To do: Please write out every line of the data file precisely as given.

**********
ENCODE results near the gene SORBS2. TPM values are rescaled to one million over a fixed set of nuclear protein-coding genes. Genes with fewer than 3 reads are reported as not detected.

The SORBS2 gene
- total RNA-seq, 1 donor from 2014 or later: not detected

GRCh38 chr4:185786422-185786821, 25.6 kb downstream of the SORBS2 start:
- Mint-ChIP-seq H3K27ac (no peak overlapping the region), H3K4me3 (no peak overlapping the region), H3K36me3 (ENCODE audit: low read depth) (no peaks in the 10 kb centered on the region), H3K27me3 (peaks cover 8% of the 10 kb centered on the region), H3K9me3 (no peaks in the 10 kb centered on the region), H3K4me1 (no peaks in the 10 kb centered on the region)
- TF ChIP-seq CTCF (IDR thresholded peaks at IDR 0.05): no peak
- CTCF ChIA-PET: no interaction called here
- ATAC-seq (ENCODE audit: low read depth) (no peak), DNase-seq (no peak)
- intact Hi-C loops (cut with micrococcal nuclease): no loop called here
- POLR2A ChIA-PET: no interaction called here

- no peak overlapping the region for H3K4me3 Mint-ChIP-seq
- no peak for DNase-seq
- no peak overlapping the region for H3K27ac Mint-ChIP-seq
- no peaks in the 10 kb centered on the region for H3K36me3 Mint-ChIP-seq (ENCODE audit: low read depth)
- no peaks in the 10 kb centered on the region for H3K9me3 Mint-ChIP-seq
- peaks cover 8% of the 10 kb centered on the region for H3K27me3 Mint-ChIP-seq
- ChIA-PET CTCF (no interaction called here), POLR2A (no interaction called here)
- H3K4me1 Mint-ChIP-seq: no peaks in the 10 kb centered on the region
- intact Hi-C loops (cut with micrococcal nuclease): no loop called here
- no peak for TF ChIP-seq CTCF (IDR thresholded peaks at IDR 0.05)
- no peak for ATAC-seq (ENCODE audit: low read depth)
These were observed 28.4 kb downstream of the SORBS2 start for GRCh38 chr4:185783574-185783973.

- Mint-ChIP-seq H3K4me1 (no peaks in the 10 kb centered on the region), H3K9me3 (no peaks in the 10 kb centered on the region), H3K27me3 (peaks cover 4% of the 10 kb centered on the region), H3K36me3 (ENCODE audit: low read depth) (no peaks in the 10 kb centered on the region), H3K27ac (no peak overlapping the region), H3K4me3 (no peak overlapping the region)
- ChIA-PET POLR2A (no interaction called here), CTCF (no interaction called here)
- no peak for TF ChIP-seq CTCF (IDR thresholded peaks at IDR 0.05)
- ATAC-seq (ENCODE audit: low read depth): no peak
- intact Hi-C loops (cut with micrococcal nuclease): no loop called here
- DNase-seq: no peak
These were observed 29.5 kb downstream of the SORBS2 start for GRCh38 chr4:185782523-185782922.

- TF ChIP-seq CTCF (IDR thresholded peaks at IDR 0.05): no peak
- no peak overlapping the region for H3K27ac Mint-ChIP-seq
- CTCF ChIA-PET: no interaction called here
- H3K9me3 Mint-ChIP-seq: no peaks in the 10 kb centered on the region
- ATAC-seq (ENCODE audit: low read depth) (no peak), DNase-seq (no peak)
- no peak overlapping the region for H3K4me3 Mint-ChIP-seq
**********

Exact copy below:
ENCODE results near the gene SORBS2. TPM values are rescaled to one million over a fixed set of nuclear protein-coding genes. Genes with fewer than 3 reads are reported as not detected.

The SORBS2 gene
- total RNA-seq, 1 donor from 2014 or later: not detected

GRCh38 chr4:185786422-185786821, 25.6 kb downstream of the SORBS2 start:
- Mint-ChIP-seq H3K27ac (no peak overlapping the region), H3K4me3 (no peak overlapping the region), H3K36me3 (ENCODE audit: low read depth) (no peaks in the 10 kb centered on the region), H3K27me3 (peaks cover 8% of the 10 kb centered on the region), H3K9me3 (no peaks in the 10 kb centered on the region), H3K4me1 (no peaks in the 10 kb centered on the region)
- TF ChIP-seq CTCF (IDR thresholded peaks at IDR 0.05): no peak
- CTCF ChIA-PET: no interaction called here
- ATAC-seq (ENCODE audit: low read depth) (no peak), DNase-seq (no peak)
- intact Hi-C loops (cut with micrococcal nuclease): no loop called here
- POLR2A ChIA-PET: no interaction called here

- no peak overlapping the region for H3K4me3 Mint-ChIP-seq
- no peak for DNase-seq
- no peak overlapping the region for H3K27ac Mint-ChIP-seq
- no peaks in the 10 kb centered on the region for H3K36me3 Mint-ChIP-seq (ENCODE audit: low read depth)
- no peaks in the 10 kb centered on the region for H3K9me3 Mint-ChIP-seq
- peaks cover 8% of the 10 kb centered on the region for H3K27me3 Mint-ChIP-seq
- ChIA-PET CTCF (no interaction called here), POLR2A (no interaction called here)
- H3K4me1 Mint-ChIP-seq: no peaks in the 10 kb centered on the region
- intact Hi-C loops (cut with micrococcal nuclease): no loop called here
- no peak for TF ChIP-seq CTCF (IDR thresholded peaks at IDR 0.05)
- no peak for ATAC-seq (ENCODE audit: low read depth)
These were observed 28.4 kb downstream of the SORBS2 start for GRCh38 chr4:185783574-185783973.

- Mint-ChIP-seq H3K4me1 (no peaks in the 10 kb centered on the region), H3K9me3 (no peaks in the 10 kb centered on the region), H3K27me3 (peaks cover 4% of the 10 kb centered on the region), H3K36me3 (ENCODE audit: low read depth) (no peaks in the 10 kb centered on the region), H3K27ac (no peak overlapping the region), H3K4me3 (no peak overlapping the region)
- ChIA-PET POLR2A (no interaction called here), CTCF (no interaction called here)
- no peak for TF ChIP-seq CTCF (IDR thresholded peaks at IDR 0.05)
- ATAC-seq (ENCODE audit: low read depth): no peak
- intact Hi-C loops (cut with micrococcal nuclease): no loop called here
- DNase-seq: no peak
These were observed 29.5 kb downstream of the SORBS2 start for GRCh38 chr4:185782523-185782922.

- TF ChIP-seq CTCF (IDR thresholded peaks at IDR 0.05): no peak
- no peak overlapping the region for H3K27ac Mint-ChIP-seq
- CTCF ChIA-PET: no interaction called here
- H3K9me3 Mint-ChIP-seq: no peaks in the 10 kb centered on the region
- ATAC-seq (ENCODE audit: low read depth) (no peak), DNase-seq (no peak)
- no peak overlapping the region for H3K4me3 Mint-ChIP-seq